‘Largest ever petition’ to be handed in to York council

The floor of the York Guildhall, where the petition will be handed in tonight. Photograph © Allan Harris on Flickr
16 Jul 2015 @ 12.41 pm
| News

Campaigners against the ‘anti-homeless’ bars installed on York benches are to deliver what they believe is the largest ever petition to York councillors on Thursday (July 16).

With six hours to go before the full council meeting, the e-petition had topped 5,400 signatures.

That compares to 1,494 signatures collected against the closure of Lendal Bridge.

As first revealed on YorkMix, the bars have been added to benches at various locations in York – including Rougier Street, opposite the train station and outside the art gallery.

Petitioners are demanding the removal of the bars – needed, City of York Council says, to curb anti-social behaviour.

Big York Sleep-in

Richard Bridge, who started the petition, said:

The petition goes far further than a few bars on some benches.

If we fail to acknowledge the true intent and symbolism of these bars, we succumb to an attitude that makes our street environment deliberately hostile to homeless people who want to rest as well as elderly, infirm and pregnant women.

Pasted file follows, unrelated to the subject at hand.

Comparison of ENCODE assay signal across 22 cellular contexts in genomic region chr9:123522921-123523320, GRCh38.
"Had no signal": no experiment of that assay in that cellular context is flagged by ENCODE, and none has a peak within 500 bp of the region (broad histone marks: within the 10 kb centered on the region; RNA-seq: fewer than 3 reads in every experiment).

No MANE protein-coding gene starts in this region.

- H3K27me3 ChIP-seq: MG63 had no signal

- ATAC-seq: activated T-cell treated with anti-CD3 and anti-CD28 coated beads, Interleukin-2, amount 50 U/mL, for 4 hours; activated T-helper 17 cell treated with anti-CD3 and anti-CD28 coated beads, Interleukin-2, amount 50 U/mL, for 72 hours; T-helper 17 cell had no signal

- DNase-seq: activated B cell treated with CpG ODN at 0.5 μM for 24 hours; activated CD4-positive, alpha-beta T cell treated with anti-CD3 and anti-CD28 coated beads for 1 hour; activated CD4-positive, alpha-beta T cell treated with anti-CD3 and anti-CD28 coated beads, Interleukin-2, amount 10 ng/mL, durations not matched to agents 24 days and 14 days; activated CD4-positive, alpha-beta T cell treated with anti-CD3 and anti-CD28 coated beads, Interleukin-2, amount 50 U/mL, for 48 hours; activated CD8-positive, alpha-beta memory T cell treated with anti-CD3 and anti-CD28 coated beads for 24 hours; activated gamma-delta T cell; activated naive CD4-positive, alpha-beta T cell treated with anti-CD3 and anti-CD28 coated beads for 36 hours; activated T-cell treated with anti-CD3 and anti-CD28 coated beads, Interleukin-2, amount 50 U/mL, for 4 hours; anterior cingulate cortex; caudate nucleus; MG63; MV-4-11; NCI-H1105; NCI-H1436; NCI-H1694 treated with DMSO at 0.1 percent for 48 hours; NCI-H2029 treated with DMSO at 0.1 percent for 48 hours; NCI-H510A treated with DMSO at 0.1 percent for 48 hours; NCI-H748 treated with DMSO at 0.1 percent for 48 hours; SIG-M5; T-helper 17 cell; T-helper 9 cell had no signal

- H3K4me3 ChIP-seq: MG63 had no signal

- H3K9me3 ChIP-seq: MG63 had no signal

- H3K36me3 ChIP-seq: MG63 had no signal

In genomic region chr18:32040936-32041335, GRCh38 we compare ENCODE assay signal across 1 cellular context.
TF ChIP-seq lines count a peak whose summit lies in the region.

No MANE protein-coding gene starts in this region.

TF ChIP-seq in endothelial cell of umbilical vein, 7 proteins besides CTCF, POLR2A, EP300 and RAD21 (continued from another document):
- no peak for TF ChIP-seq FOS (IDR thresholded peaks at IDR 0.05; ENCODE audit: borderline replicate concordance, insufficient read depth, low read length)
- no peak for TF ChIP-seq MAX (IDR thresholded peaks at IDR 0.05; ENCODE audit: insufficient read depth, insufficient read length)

A protest has been arranged ahead of the petition handover, in conjunction with York People’s Assembly.

The ‘Big York Sleep-in’ will see people bring blankets and sleeping bags to send a message of inclusion and solidarity with rough sleepers and more generally people who find themselves homeless.

It all takes place at 5.30pm in St Helen’s Square.

A man asleep under the new bars installed on a bench at a Rougier Street bus stop. Photograph: Jack Gevertz
A man asleep under the new bars installed on a bench at a Rougier Street bus stop. Photograph: Jack Gevertz

When we talk about homeless people, we are talking about someone’s son or daughter and that none of us are immune
Richard Bridge

Richard Bridge

Richard said Britain needed to change its approach to the homelessness problem.

Crisis and the Joseph Rowntree Foundation’s research says that the UK’s homeless numbers have increased by a third since 2010 with benefit sanctions cited as the main reason.

When as a society we are intentionally coercive and unkind to the most vulnerable we should surely remember, when we talk about homeless people, we are talking about someone’s son or daughter and that none of us are immune to a bereavement, a sudden relationship breakup, a financial crisis or an even more sudden breakdown.

York should not breed hardness and isolation.